Kids are hard work!
They bring us, as parents, so much joy and laughter and so many smiles … but also an overwhelming sense of responsibility for their welfare.
Then there comes that time in their early years when your child starts child care. And so along with the joy of caring for a young toddler, there comes the joy of letting them go (at least for the day)!
My son is now in child care for two days per week at the moment and I HATE drop offs! The first day was the worst. He was so upset…but I put on my brave face and did a quick good bye. I cried myself on the way home.
But it’s slowly getting easier…
Here are some tips to reduce separation anxiety in young preschoolers:
- Explain to your child what will happen during their day. E.g., “Today you are going to have fun with your friends and play in the big sand pit!”
- Keep drop-offs short and sweet. Hand over to a teacher, who will hopefully distract your child and get them engaged in a fun activity. (At my day care centre the main teacher is quick to take my son outside see the guinea pigs. 🙂 )
- Don’t prolong goodbyes! As hard as it is to leave your little one while they are upset, a drawn out goodbye makes it far worse for EVERYONE!
- Have a transition toy for your child. It helps them to settle.
- Project confidence. Try to remain calm and relaxed.
- If you are feeling anxious it is important to not show this to your child.
- Don’t sneak away without saying goodbye.
- Have faith in the staff. They deal with kids all day everyday and they know what to do. They will distract and soothe your child if they are initially upset.
- Try and keep to the same routine for the first few weeks.
More about Separation Anxiety
Most research suggests that separation anxiety increases until a child is about 15 months old and peaks at around 18 months (my son is 16 months!).
Not every child will experience separation anxiety. It depends on temperament, context and adult behaviour.
On a positive note, the mere existence of separation anxiety means that your child has reached another milestone. It means your child now understands that you still exist even when you are not in sight! 🙂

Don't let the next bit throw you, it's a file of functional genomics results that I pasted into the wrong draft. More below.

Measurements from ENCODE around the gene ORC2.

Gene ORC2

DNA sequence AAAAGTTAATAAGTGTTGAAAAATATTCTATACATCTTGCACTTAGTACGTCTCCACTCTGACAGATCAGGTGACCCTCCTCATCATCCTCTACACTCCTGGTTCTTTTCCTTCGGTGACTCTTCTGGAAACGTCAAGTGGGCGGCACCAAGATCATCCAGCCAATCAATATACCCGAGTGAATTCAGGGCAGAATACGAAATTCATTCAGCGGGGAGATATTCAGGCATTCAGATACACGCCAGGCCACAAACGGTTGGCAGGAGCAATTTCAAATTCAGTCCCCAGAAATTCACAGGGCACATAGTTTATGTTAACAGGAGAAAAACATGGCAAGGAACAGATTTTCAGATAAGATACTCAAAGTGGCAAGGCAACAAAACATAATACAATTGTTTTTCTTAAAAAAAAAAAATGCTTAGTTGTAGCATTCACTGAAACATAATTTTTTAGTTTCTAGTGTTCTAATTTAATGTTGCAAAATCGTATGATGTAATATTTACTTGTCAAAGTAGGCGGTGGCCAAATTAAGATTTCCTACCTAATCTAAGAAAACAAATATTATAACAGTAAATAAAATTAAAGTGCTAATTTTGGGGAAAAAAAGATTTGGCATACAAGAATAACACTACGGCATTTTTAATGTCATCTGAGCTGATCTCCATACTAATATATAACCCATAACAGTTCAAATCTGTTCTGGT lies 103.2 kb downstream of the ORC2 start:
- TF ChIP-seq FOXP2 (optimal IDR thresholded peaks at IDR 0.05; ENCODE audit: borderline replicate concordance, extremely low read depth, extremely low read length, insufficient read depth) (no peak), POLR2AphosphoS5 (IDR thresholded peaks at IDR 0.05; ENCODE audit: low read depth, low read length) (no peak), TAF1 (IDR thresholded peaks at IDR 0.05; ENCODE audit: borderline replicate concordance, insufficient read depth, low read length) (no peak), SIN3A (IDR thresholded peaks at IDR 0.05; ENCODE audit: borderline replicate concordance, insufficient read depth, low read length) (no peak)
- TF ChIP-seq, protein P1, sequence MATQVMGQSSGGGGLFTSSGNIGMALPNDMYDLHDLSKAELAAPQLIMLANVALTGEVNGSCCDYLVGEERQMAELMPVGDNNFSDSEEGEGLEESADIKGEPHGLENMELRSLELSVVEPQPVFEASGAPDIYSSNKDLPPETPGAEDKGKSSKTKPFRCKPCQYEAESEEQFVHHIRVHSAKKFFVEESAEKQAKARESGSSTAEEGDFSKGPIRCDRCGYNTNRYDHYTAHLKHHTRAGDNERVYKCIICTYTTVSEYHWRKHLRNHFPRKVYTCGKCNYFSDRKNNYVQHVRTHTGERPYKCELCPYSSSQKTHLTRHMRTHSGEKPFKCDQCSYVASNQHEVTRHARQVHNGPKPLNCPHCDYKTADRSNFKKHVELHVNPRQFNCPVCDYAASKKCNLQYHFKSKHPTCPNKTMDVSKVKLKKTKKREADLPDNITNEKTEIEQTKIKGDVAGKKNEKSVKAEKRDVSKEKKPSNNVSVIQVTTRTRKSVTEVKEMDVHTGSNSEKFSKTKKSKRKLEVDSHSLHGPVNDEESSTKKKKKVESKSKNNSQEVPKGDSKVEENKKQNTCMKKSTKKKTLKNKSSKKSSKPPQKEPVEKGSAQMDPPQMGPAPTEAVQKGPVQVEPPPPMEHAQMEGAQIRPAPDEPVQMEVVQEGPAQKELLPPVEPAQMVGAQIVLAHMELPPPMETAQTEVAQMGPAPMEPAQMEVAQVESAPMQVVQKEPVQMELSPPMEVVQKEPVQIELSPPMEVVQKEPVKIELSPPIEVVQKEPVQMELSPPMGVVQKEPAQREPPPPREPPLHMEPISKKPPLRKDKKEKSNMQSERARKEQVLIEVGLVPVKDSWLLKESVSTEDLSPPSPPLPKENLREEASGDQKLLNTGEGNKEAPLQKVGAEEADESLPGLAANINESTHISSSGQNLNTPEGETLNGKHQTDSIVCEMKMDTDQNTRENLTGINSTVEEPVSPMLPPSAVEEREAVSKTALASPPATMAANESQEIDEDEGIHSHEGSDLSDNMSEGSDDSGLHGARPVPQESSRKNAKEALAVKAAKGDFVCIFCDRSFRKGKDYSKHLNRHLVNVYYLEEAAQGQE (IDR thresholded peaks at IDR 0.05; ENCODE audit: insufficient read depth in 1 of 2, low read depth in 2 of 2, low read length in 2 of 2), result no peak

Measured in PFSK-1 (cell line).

Separation anxiety is not a disorder. It is a normal part of development. Mums and dads need to be calm and realise that it will pass (as will those sleepless nights…or will they?!).
The next developmental milestone is the formation of a reciprocal relationship. The rapid brain and language development that occurs from around 18 months to 2 years of age allows a child to understand their parents comings and goings, But, most importantly, they are able to predict returns!
Here are a few websites that provide some handy tips and further information for parents:
I can certainly relate to the title of this article: Separation Anxiety: 19 Ways to Ease Your Child’s Fears (So You Can Both Stop Crying!). It includes some really useful information and practical tips.
Also check out Separation Anxiety in Children. This website gives some useful tips and discusses “separation disorder”. Separation anxiety is normal but if it continues to happen frequently after 2 years of age this likely to be a more serious problem.
Starting day care has many benefits and once you get past the initial drop off drama it is great to see the little ones playing and having fun as a group. The socialisation aspect is enjoyable for children and also a necessity for normal development.
We live in a social world and the quicker our children learn to communicate with others — verbally and non-verbally — the happier and more well adjusted they will be later on.
Parenting is hard work and transitioning to child care is often hard for parents and little ones alike.
But it’s all worth it when you finally see your toddler starting to learn, explore and thrive in their new environment.